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A woman's use of the antibiotic erythromycin during pregnancy does not appear to increase her infant's risk of developing infantile hypertrophic pyloric stenosis (IHPS), a condition that results in gastric outlet obstruction and requires surgery. Erythromycin is believed to interact with motilin receptors in the stomach, present in the fetus beginning at 32 weeks' gestation, inducing strong gastric and pyloric bulb contractions and resulting in an enlarged pylorus (pyloric hypertrophy). Symptoms of IHPS range from projectile vomiting and dehydration to weight loss and electrolyte abnormalities, explains Wayne A. Ray, Ph.D., of the Center for Education and Research in Therapeutics (CERT) at Vanderbilt University.
In the study, which was supported in part by the Agency for Healthcare Research and Quality (HS10384), Dr. Ray and his colleagues analyzed births among women enrolled in Tennessee's Medicaid/TennCare from 1985 to 1997 (260,799 mother/infant pairs) and prenatal prescriptions for erythromycin, nonerythromycin macrolides, and other antibiotics from pharmacy files linked with birth certificate files.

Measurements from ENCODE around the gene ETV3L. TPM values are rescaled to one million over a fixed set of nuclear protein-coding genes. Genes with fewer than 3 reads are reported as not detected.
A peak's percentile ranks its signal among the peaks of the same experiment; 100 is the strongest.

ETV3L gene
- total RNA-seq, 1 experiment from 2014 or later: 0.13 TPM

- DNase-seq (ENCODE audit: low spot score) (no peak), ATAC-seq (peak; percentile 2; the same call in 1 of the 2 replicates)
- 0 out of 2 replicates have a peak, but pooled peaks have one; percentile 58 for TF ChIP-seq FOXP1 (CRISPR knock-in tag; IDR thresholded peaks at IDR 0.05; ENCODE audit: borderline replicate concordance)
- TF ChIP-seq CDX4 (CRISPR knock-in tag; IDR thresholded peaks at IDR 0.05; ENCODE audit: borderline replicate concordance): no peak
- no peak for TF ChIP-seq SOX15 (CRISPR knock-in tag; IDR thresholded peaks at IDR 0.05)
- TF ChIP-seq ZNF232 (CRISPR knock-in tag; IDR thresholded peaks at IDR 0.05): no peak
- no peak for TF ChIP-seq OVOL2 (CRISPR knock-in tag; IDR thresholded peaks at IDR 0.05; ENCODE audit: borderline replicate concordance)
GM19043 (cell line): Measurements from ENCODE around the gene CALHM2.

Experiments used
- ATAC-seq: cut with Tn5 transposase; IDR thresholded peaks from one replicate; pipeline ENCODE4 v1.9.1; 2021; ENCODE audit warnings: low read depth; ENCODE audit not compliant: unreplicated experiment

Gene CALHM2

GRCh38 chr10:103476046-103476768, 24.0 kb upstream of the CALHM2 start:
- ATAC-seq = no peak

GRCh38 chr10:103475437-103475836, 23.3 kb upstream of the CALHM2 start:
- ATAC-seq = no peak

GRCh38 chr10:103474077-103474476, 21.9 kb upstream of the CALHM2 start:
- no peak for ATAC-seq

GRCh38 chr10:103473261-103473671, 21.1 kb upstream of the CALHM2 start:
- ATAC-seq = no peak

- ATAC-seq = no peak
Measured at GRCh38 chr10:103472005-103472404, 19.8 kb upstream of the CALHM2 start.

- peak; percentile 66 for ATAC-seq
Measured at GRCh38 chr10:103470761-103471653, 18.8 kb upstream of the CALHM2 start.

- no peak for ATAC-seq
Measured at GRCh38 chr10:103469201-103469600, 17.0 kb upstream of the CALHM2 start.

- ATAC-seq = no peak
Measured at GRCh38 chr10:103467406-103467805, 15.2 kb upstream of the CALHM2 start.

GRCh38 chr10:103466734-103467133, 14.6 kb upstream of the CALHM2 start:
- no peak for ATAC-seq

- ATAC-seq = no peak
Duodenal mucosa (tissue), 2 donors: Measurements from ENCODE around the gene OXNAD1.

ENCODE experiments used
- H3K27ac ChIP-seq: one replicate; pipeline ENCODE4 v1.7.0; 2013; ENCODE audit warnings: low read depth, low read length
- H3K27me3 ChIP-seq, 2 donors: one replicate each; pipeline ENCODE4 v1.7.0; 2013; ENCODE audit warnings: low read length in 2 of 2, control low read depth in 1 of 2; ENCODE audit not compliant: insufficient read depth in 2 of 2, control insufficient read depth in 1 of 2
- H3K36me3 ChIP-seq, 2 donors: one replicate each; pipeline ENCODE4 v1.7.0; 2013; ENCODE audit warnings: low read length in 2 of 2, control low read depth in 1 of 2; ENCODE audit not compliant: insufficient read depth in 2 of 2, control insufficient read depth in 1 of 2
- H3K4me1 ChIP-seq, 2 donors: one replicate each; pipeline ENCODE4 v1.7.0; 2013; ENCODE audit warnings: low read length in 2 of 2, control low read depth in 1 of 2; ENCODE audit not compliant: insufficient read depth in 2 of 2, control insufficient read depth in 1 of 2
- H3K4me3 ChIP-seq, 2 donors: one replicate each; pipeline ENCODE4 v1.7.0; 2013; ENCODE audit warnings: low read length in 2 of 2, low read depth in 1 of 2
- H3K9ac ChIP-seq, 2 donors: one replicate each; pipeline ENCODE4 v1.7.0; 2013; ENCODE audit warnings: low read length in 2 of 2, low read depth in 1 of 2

A previous study by the same researchers (in the October 2002 issue of Research Activities) found an increased risk of IHPS among infants who received erythromycin before 2 weeks of age. The current study found no association with prenatal erythromycin prescriptions and IHPS either after 32 weeks' gestation or at any time during pregnancy. There was an association between maternal prescriptions for nonerythromycin macrolides and IHPS, but the evidence was limited by the small number of affected children. Also, more mothers taking these antibiotics were black and urban and had sexually transmitted diseases which, along with other unmeasured factors, may have affected development of IHPS, note the researchers.
More details are in "Prenatal prescription of macrolide antibiotics and infantile hypertrophic pyloric stenosis," by William O. Cooper, M.D., M.P.H., Dr. Ray, and Marie R. Griffin, M.D., M.P.H., in the July 2002 Obstetrics & Gynecology 100(1), pp. 101-106.
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